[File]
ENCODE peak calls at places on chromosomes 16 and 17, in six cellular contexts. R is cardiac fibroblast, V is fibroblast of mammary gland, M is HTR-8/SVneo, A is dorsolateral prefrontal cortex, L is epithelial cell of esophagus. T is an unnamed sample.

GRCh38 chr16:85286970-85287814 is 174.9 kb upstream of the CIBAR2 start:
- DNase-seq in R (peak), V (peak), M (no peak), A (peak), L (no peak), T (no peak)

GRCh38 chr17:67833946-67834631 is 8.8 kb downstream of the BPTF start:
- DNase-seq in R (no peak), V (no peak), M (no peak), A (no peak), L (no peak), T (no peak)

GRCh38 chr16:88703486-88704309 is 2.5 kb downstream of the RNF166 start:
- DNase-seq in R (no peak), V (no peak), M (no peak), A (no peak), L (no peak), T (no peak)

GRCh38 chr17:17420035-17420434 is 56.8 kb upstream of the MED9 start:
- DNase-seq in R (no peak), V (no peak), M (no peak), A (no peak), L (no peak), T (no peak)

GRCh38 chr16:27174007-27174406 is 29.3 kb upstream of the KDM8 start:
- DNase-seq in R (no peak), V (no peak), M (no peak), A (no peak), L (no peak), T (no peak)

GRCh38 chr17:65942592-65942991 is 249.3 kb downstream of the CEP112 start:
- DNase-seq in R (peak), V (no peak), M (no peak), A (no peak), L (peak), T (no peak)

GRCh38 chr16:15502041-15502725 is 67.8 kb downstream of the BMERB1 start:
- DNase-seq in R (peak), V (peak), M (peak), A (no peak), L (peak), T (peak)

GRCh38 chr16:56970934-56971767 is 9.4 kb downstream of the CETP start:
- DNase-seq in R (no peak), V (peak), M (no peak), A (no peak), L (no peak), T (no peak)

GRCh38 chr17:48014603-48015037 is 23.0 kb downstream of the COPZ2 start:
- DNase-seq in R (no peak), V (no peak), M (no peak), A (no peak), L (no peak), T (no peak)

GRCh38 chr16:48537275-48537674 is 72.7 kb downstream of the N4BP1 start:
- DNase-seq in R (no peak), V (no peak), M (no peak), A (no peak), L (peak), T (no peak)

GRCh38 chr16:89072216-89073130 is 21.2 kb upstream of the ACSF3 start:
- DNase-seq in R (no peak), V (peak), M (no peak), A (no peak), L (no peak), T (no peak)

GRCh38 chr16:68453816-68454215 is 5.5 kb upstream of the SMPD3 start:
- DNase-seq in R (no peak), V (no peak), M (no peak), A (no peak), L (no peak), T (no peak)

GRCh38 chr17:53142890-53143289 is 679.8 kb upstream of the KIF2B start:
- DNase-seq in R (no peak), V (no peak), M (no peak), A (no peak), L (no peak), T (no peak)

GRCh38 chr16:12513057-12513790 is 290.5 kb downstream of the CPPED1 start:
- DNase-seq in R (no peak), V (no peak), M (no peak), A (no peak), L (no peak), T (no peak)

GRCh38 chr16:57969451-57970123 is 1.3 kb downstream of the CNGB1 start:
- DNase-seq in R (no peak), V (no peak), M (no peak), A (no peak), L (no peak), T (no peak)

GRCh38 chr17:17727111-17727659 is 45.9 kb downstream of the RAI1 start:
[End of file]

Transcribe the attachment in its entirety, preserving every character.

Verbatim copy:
ENCODE peak calls at places on chromosomes 16 and 17, in six cellular contexts. R is cardiac fibroblast, V is fibroblast of mammary gland, M is HTR-8/SVneo, A is dorsolateral prefrontal cortex, L is epithelial cell of esophagus. T is an unnamed sample.

GRCh38 chr16:85286970-85287814 is 174.9 kb upstream of the CIBAR2 start:
- DNase-seq in R (peak), V (peak), M (no peak), A (peak), L (no peak), T (no peak)

GRCh38 chr17:67833946-67834631 is 8.8 kb downstream of the BPTF start:
- DNase-seq in R (no peak), V (no peak), M (no peak), A (no peak), L (no peak), T (no peak)

GRCh38 chr16:88703486-88704309 is 2.5 kb downstream of the RNF166 start:
- DNase-seq in R (no peak), V (no peak), M (no peak), A (no peak), L (no peak), T (no peak)

GRCh38 chr17:17420035-17420434 is 56.8 kb upstream of the MED9 start:
- DNase-seq in R (no peak), V (no peak), M (no peak), A (no peak), L (no peak), T (no peak)

GRCh38 chr16:27174007-27174406 is 29.3 kb upstream of the KDM8 start:
- DNase-seq in R (no peak), V (no peak), M (no peak), A (no peak), L (no peak), T (no peak)

GRCh38 chr17:65942592-65942991 is 249.3 kb downstream of the CEP112 start:
- DNase-seq in R (peak), V (no peak), M (no peak), A (no peak), L (peak), T (no peak)

GRCh38 chr16:15502041-15502725 is 67.8 kb downstream of the BMERB1 start:
- DNase-seq in R (peak), V (peak), M (peak), A (no peak), L (peak), T (peak)

GRCh38 chr16:56970934-56971767 is 9.4 kb downstream of the CETP start:
- DNase-seq in R (no peak), V (peak), M (no peak), A (no peak), L (no peak), T (no peak)

GRCh38 chr17:48014603-48015037 is 23.0 kb downstream of the COPZ2 start:
- DNase-seq in R (no peak), V (no peak), M (no peak), A (no peak), L (no peak), T (no peak)

GRCh38 chr16:48537275-48537674 is 72.7 kb downstream of the N4BP1 start:
- DNase-seq in R (no peak), V (no peak), M (no peak), A (no peak), L (peak), T (no peak)

GRCh38 chr16:89072216-89073130 is 21.2 kb upstream of the ACSF3 start:
- DNase-seq in R (no peak), V (peak), M (no peak), A (no peak), L (no peak), T (no peak)

GRCh38 chr16:68453816-68454215 is 5.5 kb upstream of the SMPD3 start:
- DNase-seq in R (no peak), V (no peak), M (no peak), A (no peak), L (no peak), T (no peak)

GRCh38 chr17:53142890-53143289 is 679.8 kb upstream of the KIF2B start:
- DNase-seq in R (no peak), V (no peak), M (no peak), A (no peak), L (no peak), T (no peak)

GRCh38 chr16:12513057-12513790 is 290.5 kb downstream of the CPPED1 start:
- DNase-seq in R (no peak), V (no peak), M (no peak), A (no peak), L (no peak), T (no peak)

GRCh38 chr16:57969451-57970123 is 1.3 kb downstream of the CNGB1 start:
- DNase-seq in R (no peak), V (no peak), M (no peak), A (no peak), L (no peak), T (no peak)

GRCh38 chr17:17727111-17727659 is 45.9 kb downstream of the RAI1 start: